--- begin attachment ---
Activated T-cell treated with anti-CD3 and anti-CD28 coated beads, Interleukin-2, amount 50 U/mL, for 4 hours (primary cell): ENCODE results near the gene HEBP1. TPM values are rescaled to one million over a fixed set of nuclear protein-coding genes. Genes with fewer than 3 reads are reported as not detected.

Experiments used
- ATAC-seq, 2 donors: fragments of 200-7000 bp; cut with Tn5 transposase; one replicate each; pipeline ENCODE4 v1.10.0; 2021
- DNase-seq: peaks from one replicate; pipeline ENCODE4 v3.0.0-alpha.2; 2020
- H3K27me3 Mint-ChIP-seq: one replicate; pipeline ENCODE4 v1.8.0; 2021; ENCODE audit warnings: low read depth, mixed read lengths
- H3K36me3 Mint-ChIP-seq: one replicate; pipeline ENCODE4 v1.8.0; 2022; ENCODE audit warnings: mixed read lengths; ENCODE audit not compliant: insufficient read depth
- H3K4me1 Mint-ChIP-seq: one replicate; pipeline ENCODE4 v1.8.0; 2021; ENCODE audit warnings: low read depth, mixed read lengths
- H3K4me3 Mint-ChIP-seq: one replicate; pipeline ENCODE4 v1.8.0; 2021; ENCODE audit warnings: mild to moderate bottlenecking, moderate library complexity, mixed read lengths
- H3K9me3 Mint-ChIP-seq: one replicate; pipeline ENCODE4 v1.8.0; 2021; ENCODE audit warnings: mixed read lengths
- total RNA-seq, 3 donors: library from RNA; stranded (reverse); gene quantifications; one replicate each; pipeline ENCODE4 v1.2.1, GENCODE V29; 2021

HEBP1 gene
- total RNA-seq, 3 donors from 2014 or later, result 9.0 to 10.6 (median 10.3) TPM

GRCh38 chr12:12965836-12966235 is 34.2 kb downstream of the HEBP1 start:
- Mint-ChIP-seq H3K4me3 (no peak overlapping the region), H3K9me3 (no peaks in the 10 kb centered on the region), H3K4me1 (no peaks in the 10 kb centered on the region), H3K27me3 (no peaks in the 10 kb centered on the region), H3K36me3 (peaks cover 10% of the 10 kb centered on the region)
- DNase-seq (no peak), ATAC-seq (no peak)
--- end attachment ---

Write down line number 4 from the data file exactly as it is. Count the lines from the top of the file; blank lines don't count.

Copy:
- DNase-seq: peaks from one replicate; pipeline ENCODE4 v3.0.0-alpha.2; 2020